The Most Common Causes of Truck (18-Wheeler) Accidents
Driving next to large trucks on the highway feels dangerous. Many stories of truck accidents paint trucks and their drivers as notorious dangers on the road. Many serious truck accidents are caused by the same group of issues, with eight different causes for truck accidents each contributing to over 10% of all truck accidents. Multiple causes from this list may even appear in a single crash.
If you or a loved one was injured, or if you lost a loved one to a truck accident, call a truck accident attorney today. the Reiff Law Firm’s The Truck Accident Team represents injured trucking victims across the country, fighting to get them compensation for their injuries.
Truck Accident Causes
The Federal Motor Carrier Safety Administration (FMCSA) is a federal agency responsible for creating trucking regulations and studying the effects of truck safety across the US. Their “Large Truck Crash Causation Study” from 2007 is one of the most reliable and wide-reaching studies on truck accidents across the country. From that study, we can determine some of the most common truck accident causes. Each of the following causes is responsible, at least in part, for 10% or more of truck accidents studied in this analysis. Note that the study recorded multiple contributing causes to accidents, so these percentages will not add-up to 100%. Instead, they reflect what percentage of accidents counted this cause as a contributing factor in the accident, rather than the definitive cause.
1. Brake Failure
Trucks are very large, and when carrying cargo, can be extremely heavy. Legally, trucks can weigh up to 80,000 pounds, which is approximately the same as 23 sedans. If brakes fail, especially on long, down-hill stretches, trucks may totally lose control, crashing easily. This was at least a partial cause in approximately 29% of truck accidents.
The study refers to this cause as “[t]raveling too fast for conditions,” which may not necessarily equate to driving over the speed limit. However, all drivers must be cautious on the road, and understand that the speed limit may not always be a safe speed. Truckers who violate the speed limit or drive too fast for safety were responsible for around 23% of crashes.
3. Drivers Unfamiliar with the Road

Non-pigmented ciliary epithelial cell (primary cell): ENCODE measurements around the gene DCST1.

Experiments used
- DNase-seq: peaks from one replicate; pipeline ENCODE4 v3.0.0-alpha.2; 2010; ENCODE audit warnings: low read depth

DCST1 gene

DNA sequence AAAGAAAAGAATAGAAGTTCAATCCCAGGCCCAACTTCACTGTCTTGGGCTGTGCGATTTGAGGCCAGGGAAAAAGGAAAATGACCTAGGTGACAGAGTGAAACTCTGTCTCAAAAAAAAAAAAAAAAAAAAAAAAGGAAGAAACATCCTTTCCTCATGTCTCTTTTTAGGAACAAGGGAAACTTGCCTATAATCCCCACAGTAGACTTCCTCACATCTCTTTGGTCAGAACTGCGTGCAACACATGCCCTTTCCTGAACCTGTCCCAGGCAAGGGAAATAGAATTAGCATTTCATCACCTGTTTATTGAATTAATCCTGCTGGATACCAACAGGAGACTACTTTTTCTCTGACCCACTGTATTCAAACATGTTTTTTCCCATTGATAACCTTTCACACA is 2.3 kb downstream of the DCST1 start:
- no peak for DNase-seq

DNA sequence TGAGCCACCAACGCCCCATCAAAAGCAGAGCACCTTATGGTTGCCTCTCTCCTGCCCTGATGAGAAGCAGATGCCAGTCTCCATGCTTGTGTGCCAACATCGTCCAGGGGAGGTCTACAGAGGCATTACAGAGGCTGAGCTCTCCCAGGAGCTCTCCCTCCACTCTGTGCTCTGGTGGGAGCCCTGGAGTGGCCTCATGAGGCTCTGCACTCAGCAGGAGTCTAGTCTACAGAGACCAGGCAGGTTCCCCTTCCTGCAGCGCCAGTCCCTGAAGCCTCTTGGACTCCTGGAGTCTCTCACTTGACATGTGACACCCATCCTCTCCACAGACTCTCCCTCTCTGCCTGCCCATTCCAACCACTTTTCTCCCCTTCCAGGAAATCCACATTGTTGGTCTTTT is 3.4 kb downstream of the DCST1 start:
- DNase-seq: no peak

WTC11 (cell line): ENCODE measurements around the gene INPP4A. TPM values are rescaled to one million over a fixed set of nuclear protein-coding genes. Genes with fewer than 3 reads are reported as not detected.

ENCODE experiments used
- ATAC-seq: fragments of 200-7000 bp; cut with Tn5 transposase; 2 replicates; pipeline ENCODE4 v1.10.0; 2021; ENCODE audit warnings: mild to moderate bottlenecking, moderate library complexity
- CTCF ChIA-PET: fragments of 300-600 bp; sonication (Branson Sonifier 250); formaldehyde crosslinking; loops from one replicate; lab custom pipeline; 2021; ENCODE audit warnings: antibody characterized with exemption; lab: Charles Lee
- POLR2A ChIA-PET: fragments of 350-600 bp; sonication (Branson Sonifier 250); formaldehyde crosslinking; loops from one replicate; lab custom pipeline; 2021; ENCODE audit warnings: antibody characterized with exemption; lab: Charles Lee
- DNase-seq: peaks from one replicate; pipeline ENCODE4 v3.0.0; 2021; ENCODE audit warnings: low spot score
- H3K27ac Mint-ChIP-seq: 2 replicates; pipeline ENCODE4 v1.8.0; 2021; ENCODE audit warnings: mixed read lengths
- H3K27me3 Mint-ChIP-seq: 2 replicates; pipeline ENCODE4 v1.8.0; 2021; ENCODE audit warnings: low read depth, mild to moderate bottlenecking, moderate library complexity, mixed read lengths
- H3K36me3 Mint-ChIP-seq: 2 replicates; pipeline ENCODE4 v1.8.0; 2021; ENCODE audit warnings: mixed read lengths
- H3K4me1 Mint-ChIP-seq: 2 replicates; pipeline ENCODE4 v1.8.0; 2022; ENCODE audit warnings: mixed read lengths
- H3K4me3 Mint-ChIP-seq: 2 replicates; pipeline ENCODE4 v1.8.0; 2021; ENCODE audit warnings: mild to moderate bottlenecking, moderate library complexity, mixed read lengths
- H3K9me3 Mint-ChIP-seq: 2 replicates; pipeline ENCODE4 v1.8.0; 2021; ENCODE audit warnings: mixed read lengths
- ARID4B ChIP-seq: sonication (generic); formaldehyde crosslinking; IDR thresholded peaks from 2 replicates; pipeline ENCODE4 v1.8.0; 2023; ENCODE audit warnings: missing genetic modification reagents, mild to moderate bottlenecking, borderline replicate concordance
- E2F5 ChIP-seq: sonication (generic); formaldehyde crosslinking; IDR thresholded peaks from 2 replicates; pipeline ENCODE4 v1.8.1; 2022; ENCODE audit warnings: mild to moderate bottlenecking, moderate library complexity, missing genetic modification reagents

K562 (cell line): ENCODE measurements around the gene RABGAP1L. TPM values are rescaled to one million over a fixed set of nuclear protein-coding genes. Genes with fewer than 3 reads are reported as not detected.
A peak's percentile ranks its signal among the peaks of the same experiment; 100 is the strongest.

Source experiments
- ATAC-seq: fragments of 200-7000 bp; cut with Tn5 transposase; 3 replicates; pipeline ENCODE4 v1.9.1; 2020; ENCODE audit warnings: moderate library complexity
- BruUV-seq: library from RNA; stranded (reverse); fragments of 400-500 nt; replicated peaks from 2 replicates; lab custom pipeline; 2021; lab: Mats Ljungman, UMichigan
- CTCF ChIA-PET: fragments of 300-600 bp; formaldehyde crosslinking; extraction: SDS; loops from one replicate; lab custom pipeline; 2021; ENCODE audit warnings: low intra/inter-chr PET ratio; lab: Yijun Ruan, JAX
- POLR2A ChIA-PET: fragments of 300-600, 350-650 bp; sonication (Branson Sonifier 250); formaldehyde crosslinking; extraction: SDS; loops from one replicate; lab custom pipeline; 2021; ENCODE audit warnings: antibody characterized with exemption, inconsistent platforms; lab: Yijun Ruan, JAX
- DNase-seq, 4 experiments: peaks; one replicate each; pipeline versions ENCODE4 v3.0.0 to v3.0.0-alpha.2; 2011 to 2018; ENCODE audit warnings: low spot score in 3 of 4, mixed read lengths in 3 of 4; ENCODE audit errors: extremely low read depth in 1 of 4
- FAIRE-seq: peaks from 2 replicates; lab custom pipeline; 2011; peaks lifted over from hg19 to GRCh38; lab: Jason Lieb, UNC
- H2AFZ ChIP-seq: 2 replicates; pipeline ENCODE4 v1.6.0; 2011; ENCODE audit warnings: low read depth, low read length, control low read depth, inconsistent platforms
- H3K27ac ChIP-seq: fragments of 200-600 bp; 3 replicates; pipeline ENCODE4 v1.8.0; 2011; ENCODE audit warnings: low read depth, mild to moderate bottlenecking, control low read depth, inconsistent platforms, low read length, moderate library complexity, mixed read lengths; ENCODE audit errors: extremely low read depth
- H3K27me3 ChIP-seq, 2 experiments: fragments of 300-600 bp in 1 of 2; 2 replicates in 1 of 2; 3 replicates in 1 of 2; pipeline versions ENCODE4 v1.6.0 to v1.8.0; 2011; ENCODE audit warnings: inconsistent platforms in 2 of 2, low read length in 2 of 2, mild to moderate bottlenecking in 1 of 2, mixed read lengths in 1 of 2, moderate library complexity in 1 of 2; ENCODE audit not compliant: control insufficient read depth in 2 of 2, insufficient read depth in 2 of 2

When drivers are lost or not sure where they are going, they can make hurried, dangerous moves on the road. Many drivers may even drive the wrong way down a one-way street, stop on merging ramps, or quickly change lanes to exit when they aren’t sure where to go. These can be serious dangers for other drivers, and caused approximately 22% of accidents.
4. Roadway Problems
This could include weather conditions like ice or snow, road construction, poor road upkeep like potholes, or any other road issues. The driver’s inability to react and avoid dangers is not always an accident cause that the driver is responsible for. However, combined with other factors, the trucker can often be held liable for these kinds of accidents.
5. Over the Counter Drugs
Many drugs that you can buy without a prescription are still dangerous. Some drugs, like caffeine tablets, are notoriously used by truck drivers to stay alert. Other drugs, like allergy medication and cough syrup, may cause drowsiness. Over the counter drugs were also involved in a higher percentage of accidents (17%) than illegal drugs (only 2%).
6. Blind Spots
The study calls this “inadequate surveillance,” which is the technical term the trucking industry uses for situations where truck drivers fail to check their blind spots or mirrors before moving. Truck drivers often cannot see areas of the road directly in front of their cab, directly behind the trailer, nor to either side immediately behind the cab. Failing to check these spots leads many truck drivers to crash into cars in these blind spots or “no-zones.” This is a factor in about 14% of truck accidents
Truck drivers work long shifts, and get tired while driving. In many cases, truckers have the sense to take a break or retire for the night. In fact, the FMCSA’s regulations require breaks in their “Hours of Service” rules to avoid these situations. Still, driver fatigue is a factor in 13% of truck accidents.
8. Pressure from Trucking Company
Many truck accidents are caused by the pressure that trucking companies (or “carriers”) place on their drivers. Trucking companies get paid based on how much freight they ship, and how quickly they can do it. This often puts pressure on drivers to speed, drive long hours, overload trucks, and get their trucks back on the road without proper maintenance. This pressure from trucking companies was a partial cause of the crash in 10% of truck accidents.
Many of these problems coincide with the other major causes on this list, but ultimately boil down to the trucking company’s fault. In many cases, when you sue for trucking injuries, you can also sue the trucking company that pressured its drivers into violating traffic laws or trucking regulations.
Truck Accident Injury Attorneys
If you or a loved one was injured in a trucking accident, talk to a lawyer today. the Reiff Law Firm’s The Truck Accident Team may be able to take your case and fight to get you compensation for your injuries. For a free consultation with our truck accident injury lawyers, call (215) 709-6940 today.